Geekosystem offers a transcript of my favorite Ted Williams quote:
>> When I was 14 I kind of listened to one of our area radio announcers, and I went as a field trip to go meet the guy, and he looked nothing like what he sounded like. So I asked him about that, and he said to me, “listen, radio is defined — theater of mind.” And so when he said “theater of mind,” I just said, well, hey. I can’t be an actor, I can’t be an on-air personality, but the voice just became something of a development over the years and I went to school for it.
And then alcohol and drugs and a few other things became a part of my life. I’ve got two years clean, and I’m trying hard to get it back. And hopefully somebody from one of these television or radio stations will say, ‘hey, I need a voice-over,’ or ‘ I need something.’ <<
When I worked as a free-lance music journalist from ’81 to ’94, radio was my favorite medium. As it was when I was in my early teens: I secretly stayed up until 11 p.m. and tuned in to RTL Luxembourg (1439 on the AM dial). At that time, RTL Radio switched from the German to the English service and I was able to enjoy DJs like Honey Bee Benson (what a great name!) and Johnnie Walker.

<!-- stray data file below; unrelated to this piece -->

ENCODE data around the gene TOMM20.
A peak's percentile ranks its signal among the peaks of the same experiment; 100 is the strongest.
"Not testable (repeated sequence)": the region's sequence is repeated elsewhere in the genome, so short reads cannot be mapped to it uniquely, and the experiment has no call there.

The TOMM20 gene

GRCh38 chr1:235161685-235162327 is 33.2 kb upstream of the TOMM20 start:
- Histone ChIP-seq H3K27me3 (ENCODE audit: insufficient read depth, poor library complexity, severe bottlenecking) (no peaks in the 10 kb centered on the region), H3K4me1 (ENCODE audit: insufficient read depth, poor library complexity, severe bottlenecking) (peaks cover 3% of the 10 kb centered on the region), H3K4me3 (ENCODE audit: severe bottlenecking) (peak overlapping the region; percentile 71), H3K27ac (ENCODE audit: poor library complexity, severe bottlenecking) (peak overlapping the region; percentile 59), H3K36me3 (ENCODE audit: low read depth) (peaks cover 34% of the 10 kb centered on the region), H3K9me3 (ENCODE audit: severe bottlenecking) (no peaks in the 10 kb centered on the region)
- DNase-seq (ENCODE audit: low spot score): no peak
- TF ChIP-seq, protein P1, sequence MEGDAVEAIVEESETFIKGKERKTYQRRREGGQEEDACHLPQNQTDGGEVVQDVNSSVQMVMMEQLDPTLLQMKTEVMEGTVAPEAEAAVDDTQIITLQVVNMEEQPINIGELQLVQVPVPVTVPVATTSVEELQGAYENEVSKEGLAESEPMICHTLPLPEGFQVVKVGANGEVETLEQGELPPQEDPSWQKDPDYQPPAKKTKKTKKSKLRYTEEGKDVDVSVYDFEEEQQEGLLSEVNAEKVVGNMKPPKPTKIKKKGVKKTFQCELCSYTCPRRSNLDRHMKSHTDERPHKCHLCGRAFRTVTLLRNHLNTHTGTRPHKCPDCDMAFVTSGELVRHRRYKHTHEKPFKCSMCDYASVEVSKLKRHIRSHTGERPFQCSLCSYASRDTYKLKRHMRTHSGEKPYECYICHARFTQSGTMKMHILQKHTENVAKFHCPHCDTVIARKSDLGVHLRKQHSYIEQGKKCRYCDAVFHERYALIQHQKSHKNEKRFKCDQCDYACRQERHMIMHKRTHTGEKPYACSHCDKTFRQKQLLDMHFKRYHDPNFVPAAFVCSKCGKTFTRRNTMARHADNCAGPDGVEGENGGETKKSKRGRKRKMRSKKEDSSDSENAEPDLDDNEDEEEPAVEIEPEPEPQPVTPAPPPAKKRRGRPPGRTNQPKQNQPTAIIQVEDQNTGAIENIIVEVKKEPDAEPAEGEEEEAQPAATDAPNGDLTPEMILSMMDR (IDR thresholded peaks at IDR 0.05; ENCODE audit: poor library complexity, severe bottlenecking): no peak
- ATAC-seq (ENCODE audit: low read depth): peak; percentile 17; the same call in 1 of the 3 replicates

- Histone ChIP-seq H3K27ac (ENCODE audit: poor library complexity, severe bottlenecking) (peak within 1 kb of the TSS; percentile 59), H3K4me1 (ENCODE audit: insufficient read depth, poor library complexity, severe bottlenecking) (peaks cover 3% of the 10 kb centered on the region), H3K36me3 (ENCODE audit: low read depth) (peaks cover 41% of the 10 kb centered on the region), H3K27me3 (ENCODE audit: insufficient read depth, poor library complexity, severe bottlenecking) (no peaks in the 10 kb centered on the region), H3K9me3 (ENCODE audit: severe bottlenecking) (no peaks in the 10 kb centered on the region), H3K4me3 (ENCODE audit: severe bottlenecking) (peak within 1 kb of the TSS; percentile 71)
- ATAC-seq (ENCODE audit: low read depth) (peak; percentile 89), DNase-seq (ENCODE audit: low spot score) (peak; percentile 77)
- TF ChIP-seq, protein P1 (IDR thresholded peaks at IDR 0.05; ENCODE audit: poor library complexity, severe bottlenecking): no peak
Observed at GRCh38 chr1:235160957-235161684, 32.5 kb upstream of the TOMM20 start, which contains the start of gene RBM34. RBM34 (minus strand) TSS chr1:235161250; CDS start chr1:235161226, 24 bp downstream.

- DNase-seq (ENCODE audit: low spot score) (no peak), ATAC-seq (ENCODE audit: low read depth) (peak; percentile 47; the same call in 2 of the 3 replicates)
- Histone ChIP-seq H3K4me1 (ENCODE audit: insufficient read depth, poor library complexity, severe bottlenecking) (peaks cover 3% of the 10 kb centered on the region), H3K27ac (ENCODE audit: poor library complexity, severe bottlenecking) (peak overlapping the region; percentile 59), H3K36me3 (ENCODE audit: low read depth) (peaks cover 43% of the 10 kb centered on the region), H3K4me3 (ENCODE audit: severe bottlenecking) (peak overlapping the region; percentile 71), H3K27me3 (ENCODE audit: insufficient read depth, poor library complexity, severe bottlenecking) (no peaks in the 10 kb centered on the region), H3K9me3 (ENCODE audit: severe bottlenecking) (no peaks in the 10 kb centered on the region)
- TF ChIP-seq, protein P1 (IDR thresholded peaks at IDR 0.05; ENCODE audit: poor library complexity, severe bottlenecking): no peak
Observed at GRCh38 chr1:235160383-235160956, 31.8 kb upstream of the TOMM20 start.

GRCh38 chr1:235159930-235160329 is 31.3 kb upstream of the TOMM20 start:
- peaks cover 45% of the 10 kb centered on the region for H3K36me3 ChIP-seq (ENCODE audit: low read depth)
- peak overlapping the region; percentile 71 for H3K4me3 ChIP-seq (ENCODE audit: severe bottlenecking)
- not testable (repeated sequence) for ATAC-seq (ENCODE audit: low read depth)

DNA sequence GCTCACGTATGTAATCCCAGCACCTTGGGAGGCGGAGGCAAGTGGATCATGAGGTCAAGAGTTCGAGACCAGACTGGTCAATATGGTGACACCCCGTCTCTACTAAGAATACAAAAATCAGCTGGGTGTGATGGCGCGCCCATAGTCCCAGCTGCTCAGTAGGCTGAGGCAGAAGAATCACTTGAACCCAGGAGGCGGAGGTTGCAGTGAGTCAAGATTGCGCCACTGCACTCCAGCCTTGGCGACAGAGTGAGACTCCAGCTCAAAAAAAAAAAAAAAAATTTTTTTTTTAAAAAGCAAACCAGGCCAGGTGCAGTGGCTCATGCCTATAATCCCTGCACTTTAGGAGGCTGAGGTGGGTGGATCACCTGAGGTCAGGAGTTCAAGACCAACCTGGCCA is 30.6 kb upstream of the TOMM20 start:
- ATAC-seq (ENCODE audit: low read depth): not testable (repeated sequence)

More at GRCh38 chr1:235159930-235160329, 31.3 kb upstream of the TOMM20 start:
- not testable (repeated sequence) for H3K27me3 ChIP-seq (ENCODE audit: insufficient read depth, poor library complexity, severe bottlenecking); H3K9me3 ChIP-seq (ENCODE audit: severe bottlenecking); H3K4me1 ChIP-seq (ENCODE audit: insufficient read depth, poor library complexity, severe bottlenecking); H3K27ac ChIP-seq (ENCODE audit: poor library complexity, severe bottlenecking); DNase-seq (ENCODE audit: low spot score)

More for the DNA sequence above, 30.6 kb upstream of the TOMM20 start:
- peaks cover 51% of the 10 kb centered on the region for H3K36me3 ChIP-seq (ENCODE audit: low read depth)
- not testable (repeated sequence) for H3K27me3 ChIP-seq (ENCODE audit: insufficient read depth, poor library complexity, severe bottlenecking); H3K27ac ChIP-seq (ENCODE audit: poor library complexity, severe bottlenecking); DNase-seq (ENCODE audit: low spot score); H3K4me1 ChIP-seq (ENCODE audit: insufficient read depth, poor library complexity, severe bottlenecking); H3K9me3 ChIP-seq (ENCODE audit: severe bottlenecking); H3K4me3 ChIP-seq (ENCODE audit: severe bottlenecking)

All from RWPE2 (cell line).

Listening to English-language DJs on late-night radio in my darkened ‘children’s room’ (German term: Kinderzimmer) at low volume (didn’t want my nagging mother to know) added the “Theater of Mind” feel mentioned byTed Williams.
A few years later in my teens, I also turned into a serious movie fan. Back then, there was a flick which perfectly expressed the “theater” aspect: George Lucas’ “American Graffiti” (still an all-time favorite of mine).
To me, the pivotal scene of the movie has always been Curt’s (Richard Dreyfuss’) discovery that his favorite DJ Wolfman Jack (German Wikipedia entry) didn’t look as cool as the Wolfman’s gravelly-voiced radio persona made him (Curt) believe.
Here’s a clip of that scene (please forgive the bad quality):
That’s radio! I keep my fingers crossed that Ted Williams will become part of the magic again.